It seems like only yesterday Mystical Landscapes: Masterpieces from Monet, Van Gogh and more was wowing visitors at the AGO, but the blockbuster exhibition wrapped a successful summer at the Musée d’Orsay in Paris. Mystical Landscapes wasn’t the only exhibition to go on tour; Memory Unearthed: The Lodz Ghetto Photographs of Henryk Ross moved audiences at the MFA Boston, while Small Wonders: Gothic Boxwood Miniatures blew minds at the Rijksmuseum in the Netherlands and at the Met in New York City.

6. We showed the best women painters

Florine Stettheimer. A Model (Nude Self-Portrait), 1915. Oil on canvas, 122.5 x 173.4 cm., framed: 126 x 177 cm. Art Properties, Avery Architectural & Fine Arts Library, Columbia University. Gift of the Estate of Ettie Stettheimer, 1967.

Visitors were spoiled with solo exhibitions focusing on some of the greatest artists of our time, who just happened to be women. Our 2017 exhibitions included modernist pioneer Georgia O’Keeffe; Canada’s pre-eminent living abstract artist Rita Letendre; Gershon Iskowitz Prize winner Sandra Meigs and the flamboyantly fun Florine Stettheimer.

7. We refreshed, restored and reimagined our spaces

Look:Forward in action. Image by the AGO.

In 2017, the AGO continued the great work we began at the end of 2016 by reinstalling our Collection galleries as part of Look:Forward  – including some works that had never been displayed or hadn’t been on display in years! We also found new spaces to display art, transforming an old ramp into the new Al Green Gallery, which can be found next to the Henry Moore Sculpture Centre.

8. A revitalized Grange Park opened to the public

Image by the AGO.

Our biggest project this year occurred outside the walls of the Gallery: Grange Park re-opened in July. This community-led revitalization project was made possible by an unprecedented partnership among the AGO, the City of Toronto and the local community. Key features included Henry Moore’s freshly installed Large Two Forms and increasing access to the Gallery via a new entrance from the park. Our south entrance includes a lounge area and gives direct access to the Edward P. Taylor Library & Archives and the Weston Family Learning Centre (WFLC).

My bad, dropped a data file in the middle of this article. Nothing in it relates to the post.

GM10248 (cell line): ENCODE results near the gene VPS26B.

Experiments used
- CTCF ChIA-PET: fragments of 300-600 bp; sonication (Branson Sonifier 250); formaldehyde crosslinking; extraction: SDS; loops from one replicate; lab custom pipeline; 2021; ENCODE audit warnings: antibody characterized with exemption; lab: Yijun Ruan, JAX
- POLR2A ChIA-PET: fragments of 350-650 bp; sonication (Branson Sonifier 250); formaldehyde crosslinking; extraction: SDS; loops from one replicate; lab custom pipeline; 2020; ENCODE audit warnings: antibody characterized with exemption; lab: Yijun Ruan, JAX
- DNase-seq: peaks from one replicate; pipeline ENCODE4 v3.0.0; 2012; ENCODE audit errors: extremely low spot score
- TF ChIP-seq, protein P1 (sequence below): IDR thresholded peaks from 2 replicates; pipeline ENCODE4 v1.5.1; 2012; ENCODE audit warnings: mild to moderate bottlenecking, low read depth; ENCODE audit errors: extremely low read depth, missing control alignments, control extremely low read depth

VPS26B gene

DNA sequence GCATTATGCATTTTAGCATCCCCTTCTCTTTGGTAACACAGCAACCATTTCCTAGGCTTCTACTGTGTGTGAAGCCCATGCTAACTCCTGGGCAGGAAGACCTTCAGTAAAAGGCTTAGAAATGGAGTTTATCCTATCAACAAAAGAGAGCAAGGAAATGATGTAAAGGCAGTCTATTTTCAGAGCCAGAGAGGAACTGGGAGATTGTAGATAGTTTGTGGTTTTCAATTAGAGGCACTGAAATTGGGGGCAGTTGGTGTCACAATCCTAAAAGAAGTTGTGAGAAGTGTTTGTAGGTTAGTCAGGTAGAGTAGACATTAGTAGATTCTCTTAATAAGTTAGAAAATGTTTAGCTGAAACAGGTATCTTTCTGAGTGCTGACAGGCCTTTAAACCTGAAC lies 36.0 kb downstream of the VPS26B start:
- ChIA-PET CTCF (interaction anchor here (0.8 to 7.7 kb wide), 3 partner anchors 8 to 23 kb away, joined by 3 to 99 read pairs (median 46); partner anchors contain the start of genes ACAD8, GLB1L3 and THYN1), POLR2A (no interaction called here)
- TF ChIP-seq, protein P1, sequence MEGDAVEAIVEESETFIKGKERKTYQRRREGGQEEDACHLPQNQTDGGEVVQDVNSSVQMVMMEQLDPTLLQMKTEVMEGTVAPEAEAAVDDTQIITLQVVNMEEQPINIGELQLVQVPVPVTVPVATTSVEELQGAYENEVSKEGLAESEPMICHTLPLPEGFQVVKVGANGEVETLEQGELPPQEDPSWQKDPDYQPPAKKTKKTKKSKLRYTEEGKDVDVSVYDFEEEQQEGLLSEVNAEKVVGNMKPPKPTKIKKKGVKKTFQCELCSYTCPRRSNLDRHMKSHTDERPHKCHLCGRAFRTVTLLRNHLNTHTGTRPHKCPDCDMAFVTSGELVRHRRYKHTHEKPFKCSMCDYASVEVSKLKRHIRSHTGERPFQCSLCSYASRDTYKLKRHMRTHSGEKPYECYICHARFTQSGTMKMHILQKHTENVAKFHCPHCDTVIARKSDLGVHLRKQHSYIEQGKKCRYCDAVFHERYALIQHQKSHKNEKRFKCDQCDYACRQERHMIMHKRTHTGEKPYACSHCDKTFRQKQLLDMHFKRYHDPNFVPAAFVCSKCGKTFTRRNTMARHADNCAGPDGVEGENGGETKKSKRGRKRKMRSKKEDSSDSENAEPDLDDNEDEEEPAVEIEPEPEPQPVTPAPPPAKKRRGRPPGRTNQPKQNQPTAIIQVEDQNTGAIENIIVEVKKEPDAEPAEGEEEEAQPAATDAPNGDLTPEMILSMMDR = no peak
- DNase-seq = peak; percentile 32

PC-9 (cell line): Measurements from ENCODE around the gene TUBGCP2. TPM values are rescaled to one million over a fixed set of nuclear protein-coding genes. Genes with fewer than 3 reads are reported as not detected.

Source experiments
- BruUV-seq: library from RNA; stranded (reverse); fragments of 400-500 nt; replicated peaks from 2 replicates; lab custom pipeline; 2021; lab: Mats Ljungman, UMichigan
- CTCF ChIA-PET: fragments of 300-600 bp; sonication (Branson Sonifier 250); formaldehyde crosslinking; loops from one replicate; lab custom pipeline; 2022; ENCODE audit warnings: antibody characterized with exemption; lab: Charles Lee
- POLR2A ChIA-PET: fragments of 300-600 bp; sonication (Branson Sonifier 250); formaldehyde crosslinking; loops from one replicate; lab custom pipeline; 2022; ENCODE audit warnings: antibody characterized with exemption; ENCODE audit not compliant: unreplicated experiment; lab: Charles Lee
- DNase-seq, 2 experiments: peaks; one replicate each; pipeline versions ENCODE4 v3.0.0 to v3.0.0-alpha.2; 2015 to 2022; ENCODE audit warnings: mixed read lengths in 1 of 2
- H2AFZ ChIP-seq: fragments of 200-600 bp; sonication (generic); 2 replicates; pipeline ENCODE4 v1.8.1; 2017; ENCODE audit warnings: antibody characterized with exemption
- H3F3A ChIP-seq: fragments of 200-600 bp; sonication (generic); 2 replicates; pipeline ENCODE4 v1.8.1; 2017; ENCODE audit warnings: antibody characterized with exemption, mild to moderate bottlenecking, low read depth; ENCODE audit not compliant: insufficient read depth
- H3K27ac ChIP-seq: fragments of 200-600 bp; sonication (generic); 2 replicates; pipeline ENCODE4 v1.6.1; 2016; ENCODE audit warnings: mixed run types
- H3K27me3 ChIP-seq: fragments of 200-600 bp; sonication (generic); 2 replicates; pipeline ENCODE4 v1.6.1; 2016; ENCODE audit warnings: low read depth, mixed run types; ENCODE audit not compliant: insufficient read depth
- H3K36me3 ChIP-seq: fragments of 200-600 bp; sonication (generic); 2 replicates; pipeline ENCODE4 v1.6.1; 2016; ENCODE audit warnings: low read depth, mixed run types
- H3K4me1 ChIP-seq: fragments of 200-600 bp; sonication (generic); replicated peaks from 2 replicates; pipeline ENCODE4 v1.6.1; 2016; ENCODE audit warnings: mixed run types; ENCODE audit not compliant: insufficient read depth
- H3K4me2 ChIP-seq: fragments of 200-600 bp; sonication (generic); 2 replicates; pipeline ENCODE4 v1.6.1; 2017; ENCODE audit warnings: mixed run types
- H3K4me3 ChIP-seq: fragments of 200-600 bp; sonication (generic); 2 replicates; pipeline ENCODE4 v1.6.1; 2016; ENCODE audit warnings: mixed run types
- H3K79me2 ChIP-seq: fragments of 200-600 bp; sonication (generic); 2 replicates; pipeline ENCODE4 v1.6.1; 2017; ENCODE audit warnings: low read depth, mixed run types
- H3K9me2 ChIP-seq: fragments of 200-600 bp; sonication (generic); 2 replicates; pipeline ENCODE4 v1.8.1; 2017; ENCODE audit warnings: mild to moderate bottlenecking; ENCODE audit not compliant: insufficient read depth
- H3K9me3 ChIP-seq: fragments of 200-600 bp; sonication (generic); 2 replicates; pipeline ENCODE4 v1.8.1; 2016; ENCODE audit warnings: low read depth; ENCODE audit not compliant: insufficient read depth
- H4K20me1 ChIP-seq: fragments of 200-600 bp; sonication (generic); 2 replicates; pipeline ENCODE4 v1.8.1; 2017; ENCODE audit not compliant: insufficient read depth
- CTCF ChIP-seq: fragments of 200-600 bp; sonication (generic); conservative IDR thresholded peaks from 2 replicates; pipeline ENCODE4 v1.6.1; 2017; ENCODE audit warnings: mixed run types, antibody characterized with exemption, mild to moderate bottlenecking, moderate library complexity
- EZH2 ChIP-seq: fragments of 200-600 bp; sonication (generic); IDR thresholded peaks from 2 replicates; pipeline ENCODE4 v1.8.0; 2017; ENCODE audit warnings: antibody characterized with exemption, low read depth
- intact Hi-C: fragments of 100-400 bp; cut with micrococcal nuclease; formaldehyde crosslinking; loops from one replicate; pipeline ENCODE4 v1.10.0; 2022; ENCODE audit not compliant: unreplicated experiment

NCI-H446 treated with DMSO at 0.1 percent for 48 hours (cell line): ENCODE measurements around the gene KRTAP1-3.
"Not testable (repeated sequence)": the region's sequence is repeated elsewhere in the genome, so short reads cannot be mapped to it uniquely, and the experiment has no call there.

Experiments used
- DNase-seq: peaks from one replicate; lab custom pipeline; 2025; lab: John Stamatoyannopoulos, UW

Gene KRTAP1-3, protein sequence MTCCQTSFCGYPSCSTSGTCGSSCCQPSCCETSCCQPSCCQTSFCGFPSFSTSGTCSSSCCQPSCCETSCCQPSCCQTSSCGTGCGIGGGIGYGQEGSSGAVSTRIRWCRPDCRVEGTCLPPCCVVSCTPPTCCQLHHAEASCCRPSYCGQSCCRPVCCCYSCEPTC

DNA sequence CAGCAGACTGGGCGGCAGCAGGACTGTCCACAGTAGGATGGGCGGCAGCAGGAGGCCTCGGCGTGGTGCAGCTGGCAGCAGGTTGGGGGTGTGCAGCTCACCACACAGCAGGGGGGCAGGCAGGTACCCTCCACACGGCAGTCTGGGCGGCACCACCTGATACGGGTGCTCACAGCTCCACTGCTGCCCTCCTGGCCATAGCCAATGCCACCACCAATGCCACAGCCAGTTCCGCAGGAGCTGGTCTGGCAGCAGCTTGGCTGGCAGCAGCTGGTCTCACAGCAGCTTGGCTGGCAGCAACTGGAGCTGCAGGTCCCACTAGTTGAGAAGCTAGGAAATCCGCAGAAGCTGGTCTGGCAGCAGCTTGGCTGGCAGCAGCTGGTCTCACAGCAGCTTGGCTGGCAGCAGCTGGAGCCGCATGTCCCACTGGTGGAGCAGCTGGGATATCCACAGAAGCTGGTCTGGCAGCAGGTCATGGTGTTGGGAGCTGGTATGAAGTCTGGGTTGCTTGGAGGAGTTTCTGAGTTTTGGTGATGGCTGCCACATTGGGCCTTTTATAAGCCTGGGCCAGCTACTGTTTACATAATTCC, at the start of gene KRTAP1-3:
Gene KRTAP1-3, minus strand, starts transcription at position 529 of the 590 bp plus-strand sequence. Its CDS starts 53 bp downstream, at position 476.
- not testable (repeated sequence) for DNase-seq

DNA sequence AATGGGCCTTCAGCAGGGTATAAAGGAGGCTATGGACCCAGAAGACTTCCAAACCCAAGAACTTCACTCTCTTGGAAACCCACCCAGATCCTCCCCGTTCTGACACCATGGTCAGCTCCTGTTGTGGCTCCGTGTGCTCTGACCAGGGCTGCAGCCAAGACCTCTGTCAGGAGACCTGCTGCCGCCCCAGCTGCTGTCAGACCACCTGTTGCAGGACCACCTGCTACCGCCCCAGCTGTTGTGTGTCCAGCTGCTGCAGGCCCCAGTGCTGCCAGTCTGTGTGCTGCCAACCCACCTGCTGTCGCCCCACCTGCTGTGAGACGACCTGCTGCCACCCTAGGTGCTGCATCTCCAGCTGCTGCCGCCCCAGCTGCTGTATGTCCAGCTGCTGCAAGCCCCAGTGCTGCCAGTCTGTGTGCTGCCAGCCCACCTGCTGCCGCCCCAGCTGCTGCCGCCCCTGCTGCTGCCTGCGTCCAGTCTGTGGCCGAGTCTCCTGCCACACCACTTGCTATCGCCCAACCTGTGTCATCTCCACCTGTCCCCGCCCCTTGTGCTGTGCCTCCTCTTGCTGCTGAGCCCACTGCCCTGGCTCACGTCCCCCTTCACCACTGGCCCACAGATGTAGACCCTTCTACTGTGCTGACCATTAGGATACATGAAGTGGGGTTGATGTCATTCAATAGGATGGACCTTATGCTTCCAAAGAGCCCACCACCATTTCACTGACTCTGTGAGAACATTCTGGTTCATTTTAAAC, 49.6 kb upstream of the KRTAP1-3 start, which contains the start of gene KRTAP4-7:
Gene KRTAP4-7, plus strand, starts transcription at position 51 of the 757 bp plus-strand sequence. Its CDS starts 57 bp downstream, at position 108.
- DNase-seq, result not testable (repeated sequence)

9. We celebrated our cultural partners

Creative Minds at Massey Hall: Art + Nationhood. Image by the AGO.

Creating is more fun when you have great art partners. This spring we joined forces with Massey Hall, the CBC and the Banff Centre for Arts and Creativity for Creative Minds, focusing on the relationship between art and nationhood. The AGO, Creative Time and The Power Plant worked together to produce the Creative Time Summit: Of Homelands and Revolutions, a two-day workshop for artists and thinkers to examine art and politics, held in September. A natural partnership formed between the AGO and TIFF during Guillermo del Toro: At Home with Monsters, as we both offered complementary film programming to reinforce the connections between del Toro’s films and his cinematic inspirations. Finally, this December, Soulpepper Theatre brought the AGO’s European Collection to life with pop-up performances that respond to works on display. (No wonder art and culture is the heart of Toronto!)

10. We got to share it all thanks to you!

First Thursday crowd. Image by the AGO.

We wouldn’t have had such an amazing year without your generosity. Your support helps us showcase dynamic exhibitions from internationally renowned artists, discover and promote up-and-comers, provide engaging experiences and increase access to great art. Thank you to our Members, First Thursday partiers, Massive Party-goers, Art Bash: The Factory patrons and all of our visitors.

Thank you for subscribing to the AGOinsider every week, and see you in 2018!

Comments are closed.